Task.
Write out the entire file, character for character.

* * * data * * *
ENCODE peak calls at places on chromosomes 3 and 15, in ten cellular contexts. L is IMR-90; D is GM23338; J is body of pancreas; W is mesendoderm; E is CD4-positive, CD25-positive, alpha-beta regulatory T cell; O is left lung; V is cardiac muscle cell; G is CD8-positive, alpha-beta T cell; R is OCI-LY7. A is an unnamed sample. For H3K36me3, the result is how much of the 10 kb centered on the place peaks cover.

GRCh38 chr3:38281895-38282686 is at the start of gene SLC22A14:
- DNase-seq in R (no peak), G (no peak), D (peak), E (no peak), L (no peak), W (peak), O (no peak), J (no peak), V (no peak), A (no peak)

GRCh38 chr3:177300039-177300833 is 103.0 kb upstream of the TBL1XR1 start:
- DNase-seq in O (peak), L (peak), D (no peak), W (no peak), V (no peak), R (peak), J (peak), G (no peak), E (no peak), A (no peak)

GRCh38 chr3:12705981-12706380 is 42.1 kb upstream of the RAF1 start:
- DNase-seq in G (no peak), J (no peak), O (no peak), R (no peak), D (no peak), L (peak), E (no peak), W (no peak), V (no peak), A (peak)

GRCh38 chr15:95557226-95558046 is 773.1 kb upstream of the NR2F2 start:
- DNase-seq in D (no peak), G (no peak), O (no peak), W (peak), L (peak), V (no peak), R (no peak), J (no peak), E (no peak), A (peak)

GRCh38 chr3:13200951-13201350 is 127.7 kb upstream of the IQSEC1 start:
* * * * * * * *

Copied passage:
ENCODE peak calls at places on chromosomes 3 and 15, in ten cellular contexts. L is IMR-90; D is GM23338; J is body of pancreas; W is mesendoderm; E is CD4-positive, CD25-positive, alpha-beta regulatory T cell; O is left lung; V is cardiac muscle cell; G is CD8-positive, alpha-beta T cell; R is OCI-LY7. A is an unnamed sample. For H3K36me3, the result is how much of the 10 kb centered on the place peaks cover.

GRCh38 chr3:38281895-38282686 is at the start of gene SLC22A14:
- DNase-seq in R (no peak), G (no peak), D (peak), E (no peak), L (no peak), W (peak), O (no peak), J (no peak), V (no peak), A (no peak)

GRCh38 chr3:177300039-177300833 is 103.0 kb upstream of the TBL1XR1 start:
- DNase-seq in O (peak), L (peak), D (no peak), W (no peak), V (no peak), R (peak), J (peak), G (no peak), E (no peak), A (no peak)

GRCh38 chr3:12705981-12706380 is 42.1 kb upstream of the RAF1 start:
- DNase-seq in G (no peak), J (no peak), O (no peak), R (no peak), D (no peak), L (peak), E (no peak), W (no peak), V (no peak), A (peak)

GRCh38 chr15:95557226-95558046 is 773.1 kb upstream of the NR2F2 start:
- DNase-seq in D (no peak), G (no peak), O (no peak), W (peak), L (peak), V (no peak), R (no peak), J (no peak), E (no peak), A (peak)

GRCh38 chr3:13200951-13201350 is 127.7 kb upstream of the IQSEC1 start: